The attacks would blast the base for four nights, then stop for a month, he said. The first night he sat in the grey office, listening to the other men talk nervously and wondering how stable the base was, he felt “a great deal of stress.” But eventually he grew so used to the barrage of noise that he slept through the attacks.
“(The other soldiers) would wake me up to tell me we were taking incoming rounds and had to go,” he said.
As far as who flung the rockets at their bases and whom he sat waiting to shoot, Mac never asked.
“When I say ‘they,’ I just lump everybody together, just whoever was bad,” he said. “I don’t care who, I don’t care what flag they fly, just whoever is going against us.” Ironically, Afghans have adjusted to similar tactics after facing generations of warfare. In fact, the country has known little else, though the face of its enemy constantly changes.
For centuries, tribal and regional leaders fought over the Afghan countryside. In 1979, the U.S.S.R. took control of the capital, Kabul, and tried to gain control of the entire country throughout the 1980s in hopes to spread Communist influence in Asia. Afghan mujahidin ("freedom fighters") battled to preserve their Islamic culture, which the CIA supported with arms and funding.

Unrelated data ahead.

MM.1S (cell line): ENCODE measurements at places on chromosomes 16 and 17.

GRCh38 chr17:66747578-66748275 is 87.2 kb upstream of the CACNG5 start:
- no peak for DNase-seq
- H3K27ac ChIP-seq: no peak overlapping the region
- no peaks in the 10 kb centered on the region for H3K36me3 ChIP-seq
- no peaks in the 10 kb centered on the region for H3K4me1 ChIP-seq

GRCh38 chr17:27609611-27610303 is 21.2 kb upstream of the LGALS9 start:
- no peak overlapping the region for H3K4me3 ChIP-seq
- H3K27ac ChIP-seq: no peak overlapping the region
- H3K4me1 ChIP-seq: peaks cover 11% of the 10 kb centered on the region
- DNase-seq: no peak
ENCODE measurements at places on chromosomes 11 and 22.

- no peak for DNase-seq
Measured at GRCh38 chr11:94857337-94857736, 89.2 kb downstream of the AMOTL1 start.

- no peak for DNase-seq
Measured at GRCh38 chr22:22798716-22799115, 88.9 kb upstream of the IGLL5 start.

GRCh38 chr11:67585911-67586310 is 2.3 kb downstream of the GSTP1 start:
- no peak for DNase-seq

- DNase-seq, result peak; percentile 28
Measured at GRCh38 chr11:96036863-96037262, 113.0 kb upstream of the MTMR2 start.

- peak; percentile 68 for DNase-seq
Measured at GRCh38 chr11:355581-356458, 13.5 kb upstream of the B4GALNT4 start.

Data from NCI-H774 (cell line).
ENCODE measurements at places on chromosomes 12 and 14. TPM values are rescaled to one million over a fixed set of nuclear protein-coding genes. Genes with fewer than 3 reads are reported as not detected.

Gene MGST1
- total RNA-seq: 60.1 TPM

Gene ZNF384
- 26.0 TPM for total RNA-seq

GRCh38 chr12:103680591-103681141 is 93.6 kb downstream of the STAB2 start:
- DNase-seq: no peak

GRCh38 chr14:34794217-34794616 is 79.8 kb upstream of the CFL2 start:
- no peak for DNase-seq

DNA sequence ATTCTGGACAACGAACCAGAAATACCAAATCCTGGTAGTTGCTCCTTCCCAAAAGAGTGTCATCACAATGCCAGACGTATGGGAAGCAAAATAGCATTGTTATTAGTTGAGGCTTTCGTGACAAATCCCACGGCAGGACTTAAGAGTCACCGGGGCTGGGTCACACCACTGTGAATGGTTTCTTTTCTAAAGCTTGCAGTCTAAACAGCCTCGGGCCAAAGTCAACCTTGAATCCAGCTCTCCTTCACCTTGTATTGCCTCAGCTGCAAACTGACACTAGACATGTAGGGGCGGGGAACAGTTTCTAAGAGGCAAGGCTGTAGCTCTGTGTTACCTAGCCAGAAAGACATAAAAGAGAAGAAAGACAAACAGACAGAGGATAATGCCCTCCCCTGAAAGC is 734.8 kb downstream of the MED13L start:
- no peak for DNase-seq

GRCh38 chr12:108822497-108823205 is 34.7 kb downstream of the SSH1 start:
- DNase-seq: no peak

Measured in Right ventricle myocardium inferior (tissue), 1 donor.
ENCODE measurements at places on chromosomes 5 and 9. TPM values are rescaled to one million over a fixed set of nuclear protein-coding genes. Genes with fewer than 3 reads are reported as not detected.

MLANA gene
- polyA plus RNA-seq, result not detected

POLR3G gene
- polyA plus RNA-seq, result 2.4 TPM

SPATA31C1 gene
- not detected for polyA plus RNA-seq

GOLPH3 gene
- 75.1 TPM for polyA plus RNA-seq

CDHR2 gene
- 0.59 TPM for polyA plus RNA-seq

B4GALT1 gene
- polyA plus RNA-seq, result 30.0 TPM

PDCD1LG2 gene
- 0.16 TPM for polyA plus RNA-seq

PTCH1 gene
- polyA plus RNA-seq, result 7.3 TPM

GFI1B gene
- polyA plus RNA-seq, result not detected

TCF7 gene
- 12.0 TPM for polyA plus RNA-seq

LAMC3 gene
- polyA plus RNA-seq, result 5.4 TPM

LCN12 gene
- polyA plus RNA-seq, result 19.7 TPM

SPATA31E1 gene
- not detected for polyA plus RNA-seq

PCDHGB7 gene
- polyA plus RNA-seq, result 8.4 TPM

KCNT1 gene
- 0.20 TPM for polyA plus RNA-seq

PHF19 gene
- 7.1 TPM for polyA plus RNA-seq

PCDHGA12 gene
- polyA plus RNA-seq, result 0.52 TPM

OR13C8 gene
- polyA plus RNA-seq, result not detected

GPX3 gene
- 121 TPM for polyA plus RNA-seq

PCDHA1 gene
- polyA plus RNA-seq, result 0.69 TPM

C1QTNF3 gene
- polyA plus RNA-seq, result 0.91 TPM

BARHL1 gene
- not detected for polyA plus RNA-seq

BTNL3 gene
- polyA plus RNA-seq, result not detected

After the Soviets pulled out in 1989, warlords — regional leaders backed by independent militias — clashed once more, and the country fractured into a patchwork of fiefdoms. In 1996 the Taliban, a generation of Afghan Islamic fundamentalists that had grown frustrated with civil war, seized control of Kabul.
A month after 9/11, American forces invaded, announced victory after half a year, and has occupied the country since, though the country still endures violence from the Taliban and various militias. Remnants from the past still remain in subtle forms.
“There would be times when we’d come back from a mission and then get a report that said we’d driven over mines, but they’d failed to detonate,” Mac said. Most mines were remnants of the Soviet occupation, thus the Afghans accompanying the soldiers were accustomed to detecting the fatal glimmers of metal from the dusty roads, and they knew to look for warning signs like odd debris in the road from recent explosions.
While Mac faced down conflicts in Afghanistan, his coworkers continents away in the Sublette County Sheriff’s Office missed the similar duties he set standards for in Pinedale, said Sheriff Wayne “Bardy” Bardin, who has known Mac since he first joined the sheriff’s department in 2003.